New Delhi: Delhi's AAP government and the Congress on Friday seemed headed for a showdown over the Jan Lokpal bill, with Chief Minister Arvind Kejriwal saying the central government's okay was not needed to get it passed in the Delhi assembly.
The Congress reiterated that it would not support the bill as it was "unconstitutional" while the BJP also came out against it, saying the AAP government was trying to push it "in an unconstitutional manner".
The AAP has 27 members in the 70-seat Delhi assembly besides the support of an independent and a Janata Dal-United legislator. Minus the backing of the eight Congress legislators, the anti-graft bill can't become law.
The differences between the AAP government and the Congress came out in the open after the Solicitor General reportedly told Lt Governor Najeeb Jung that the bill needed to be referred to the central government.
A fuming Kejriwal told Jung in a communication that was released to the media that there was no such constitutional requirement and that Jung must heed the constitution, not the central government.
Kejriwal wants to pass the bill at a special session of the assembly at a larger venue - which itself has become a matter of dispute between various political parties.
In his three-page letter, the AAP founder urged Jung not to bow to pressures from the central government which he said were aimed at killing what is stated to be a tough anti-corruption legislation.
He said the AAP government had been told by former Punjab and Haryana High Court chief justice Mukul Mudgal and lawyers P.V. Kapur, K.N. Bhatt and Pinaki Misra that the bill didn't need the central government's nod.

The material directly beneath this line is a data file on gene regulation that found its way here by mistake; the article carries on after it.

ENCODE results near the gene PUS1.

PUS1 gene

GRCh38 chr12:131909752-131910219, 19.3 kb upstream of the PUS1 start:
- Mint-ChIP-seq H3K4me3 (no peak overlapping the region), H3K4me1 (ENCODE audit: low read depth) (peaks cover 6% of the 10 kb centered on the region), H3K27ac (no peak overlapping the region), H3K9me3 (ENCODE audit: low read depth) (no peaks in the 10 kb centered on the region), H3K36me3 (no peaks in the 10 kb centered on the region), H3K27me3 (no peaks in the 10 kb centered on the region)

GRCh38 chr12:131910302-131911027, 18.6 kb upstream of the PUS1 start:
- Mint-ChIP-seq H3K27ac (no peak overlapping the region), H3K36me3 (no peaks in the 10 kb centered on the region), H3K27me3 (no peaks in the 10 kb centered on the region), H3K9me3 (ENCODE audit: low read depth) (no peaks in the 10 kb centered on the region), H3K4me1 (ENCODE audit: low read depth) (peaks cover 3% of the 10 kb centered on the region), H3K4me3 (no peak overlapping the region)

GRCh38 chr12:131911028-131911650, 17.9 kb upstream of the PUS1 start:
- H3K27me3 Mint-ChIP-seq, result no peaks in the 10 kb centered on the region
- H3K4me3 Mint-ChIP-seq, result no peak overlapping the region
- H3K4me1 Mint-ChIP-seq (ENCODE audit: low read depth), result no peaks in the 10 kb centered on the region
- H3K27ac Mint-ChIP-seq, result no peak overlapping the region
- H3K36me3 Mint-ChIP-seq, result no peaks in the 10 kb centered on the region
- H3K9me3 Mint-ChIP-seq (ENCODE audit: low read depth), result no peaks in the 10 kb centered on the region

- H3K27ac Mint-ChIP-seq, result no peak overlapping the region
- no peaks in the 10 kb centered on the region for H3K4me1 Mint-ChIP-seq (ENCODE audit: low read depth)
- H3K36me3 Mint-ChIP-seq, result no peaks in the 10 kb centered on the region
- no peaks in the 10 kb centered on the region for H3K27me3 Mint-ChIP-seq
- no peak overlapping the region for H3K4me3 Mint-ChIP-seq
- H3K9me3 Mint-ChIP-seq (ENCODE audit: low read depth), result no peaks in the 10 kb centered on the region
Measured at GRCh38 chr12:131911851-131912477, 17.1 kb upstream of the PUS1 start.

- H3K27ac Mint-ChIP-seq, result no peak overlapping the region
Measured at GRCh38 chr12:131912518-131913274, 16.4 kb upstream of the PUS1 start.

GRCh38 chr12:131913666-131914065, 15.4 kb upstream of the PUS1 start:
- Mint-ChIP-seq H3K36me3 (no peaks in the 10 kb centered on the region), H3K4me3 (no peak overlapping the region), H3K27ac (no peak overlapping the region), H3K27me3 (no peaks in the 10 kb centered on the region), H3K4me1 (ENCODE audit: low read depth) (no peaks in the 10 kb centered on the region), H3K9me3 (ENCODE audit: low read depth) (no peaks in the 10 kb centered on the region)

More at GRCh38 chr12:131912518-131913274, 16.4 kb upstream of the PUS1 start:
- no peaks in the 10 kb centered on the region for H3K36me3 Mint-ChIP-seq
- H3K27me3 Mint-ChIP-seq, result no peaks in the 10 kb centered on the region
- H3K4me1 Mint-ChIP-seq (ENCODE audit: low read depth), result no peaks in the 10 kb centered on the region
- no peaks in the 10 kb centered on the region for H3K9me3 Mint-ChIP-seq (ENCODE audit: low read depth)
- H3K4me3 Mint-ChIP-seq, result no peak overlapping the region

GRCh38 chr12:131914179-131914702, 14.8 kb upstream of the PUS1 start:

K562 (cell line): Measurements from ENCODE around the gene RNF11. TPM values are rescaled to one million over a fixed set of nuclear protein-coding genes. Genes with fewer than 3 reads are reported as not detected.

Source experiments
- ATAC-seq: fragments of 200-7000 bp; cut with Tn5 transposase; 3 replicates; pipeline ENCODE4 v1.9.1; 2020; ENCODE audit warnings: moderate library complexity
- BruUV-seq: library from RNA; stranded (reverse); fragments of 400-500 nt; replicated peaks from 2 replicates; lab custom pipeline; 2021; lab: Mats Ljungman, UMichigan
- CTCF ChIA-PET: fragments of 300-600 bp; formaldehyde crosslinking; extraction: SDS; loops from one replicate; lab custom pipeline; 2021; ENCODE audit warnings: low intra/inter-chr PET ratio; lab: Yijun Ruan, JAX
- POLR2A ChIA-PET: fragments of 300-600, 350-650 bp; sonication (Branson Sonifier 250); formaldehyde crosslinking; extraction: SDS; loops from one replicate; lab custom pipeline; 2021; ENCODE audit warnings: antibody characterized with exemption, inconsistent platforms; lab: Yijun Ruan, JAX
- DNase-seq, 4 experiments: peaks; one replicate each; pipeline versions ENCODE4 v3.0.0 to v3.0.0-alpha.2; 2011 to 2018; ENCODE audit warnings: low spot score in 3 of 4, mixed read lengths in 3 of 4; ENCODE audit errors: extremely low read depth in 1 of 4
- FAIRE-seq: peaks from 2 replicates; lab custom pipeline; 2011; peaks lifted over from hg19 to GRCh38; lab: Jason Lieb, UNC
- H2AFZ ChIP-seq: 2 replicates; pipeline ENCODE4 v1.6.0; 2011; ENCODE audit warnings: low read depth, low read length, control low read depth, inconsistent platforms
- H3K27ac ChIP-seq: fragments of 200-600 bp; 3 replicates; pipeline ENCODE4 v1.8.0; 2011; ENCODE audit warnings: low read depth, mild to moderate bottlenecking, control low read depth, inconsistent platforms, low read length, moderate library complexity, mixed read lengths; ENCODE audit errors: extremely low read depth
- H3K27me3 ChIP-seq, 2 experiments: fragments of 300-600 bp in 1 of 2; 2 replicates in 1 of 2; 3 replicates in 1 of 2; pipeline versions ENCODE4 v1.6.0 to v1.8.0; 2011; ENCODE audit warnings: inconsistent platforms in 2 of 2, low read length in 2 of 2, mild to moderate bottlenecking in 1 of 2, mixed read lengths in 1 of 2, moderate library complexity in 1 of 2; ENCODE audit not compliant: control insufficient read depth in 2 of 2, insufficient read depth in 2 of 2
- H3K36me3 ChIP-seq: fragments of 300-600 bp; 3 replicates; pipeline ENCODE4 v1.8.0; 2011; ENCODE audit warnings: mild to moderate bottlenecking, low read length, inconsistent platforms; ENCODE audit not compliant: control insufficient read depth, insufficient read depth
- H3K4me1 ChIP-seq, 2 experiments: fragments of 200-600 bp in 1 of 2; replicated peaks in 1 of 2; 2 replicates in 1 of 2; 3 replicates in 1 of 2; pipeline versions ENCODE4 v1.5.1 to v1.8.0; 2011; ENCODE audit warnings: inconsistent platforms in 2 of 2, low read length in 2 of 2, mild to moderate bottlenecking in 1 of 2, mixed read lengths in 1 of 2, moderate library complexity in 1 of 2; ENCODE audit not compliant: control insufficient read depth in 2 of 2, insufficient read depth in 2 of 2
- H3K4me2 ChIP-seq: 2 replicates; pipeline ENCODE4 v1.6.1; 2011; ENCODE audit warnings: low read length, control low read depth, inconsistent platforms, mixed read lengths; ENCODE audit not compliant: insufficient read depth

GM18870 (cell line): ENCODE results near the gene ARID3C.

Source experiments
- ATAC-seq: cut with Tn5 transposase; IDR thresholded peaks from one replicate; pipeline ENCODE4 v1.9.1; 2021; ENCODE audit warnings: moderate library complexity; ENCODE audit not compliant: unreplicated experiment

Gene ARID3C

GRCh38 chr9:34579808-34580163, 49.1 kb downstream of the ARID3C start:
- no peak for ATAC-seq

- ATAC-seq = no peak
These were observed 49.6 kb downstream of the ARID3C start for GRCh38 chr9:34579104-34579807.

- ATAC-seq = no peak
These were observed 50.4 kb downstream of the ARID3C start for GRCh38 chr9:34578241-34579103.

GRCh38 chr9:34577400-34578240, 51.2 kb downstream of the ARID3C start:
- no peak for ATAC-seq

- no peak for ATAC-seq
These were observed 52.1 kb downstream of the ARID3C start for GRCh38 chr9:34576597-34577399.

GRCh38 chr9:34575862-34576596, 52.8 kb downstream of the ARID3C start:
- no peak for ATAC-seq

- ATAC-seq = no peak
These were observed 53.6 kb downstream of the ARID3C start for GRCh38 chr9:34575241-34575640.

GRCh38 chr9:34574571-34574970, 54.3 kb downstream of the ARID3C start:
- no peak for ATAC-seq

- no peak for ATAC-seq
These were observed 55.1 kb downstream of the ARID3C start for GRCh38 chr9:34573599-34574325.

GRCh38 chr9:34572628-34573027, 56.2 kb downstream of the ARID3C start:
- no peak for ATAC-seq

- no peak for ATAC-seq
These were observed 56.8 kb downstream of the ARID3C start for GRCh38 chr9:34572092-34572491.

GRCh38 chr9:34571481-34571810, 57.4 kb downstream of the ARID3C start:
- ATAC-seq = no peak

"I am aware that there is tremendous pressure on you from the Congress and the home ministry," Kejriwal said.
"They know that if the bill is passed, many of them will be jailed," he added, without naming the Congress.
"You have taken oath to be loyal to the constitution, not any party or the home ministry. Don't let the constitution die."
The chief minister described an "unconstitutional" a home ministry fiat asking the Delhi government to take permission from the central government to introduce a bill in the Delhi assembly.
"If the central government's permission is to be taken every time a bill has to be passed in the Delhi assembly, then what was the need to hold an election in Delhi?"
The Jan Lokpal bill is a pet theme of Kejriwal and the AAP, which was born following an anti-corruption campaign of social activist Anna Hazare.
The Congress on Friday hit out at the AAP government, saying while it was for the bill, it would not support anything unconstitutional.
Arvinder Singh Lovely, president of the Congress in Delhi, said: "We support a strong Lokpal bill but will not support this unconstitutional bill... This government needs to work as per the constitution."
The Congress also attacked AAP after its leader Ashutosh called Jung "a Congress agent".
"By questioning those holding constitutional posts, the AAP is showing its mentality," Lovely said. "This has never happened before."
Bharatiya Janata Party state president Vijay Goel accused the AAP of "pushing Jan Lokpal in an unconstitutional manner (to create) anarchy".
He said there was already a Lokayukta in Delhi and a Lokpal bill had been passed by parliament. "There is no need for the AAP government to push for the Jan Lokpal bill."
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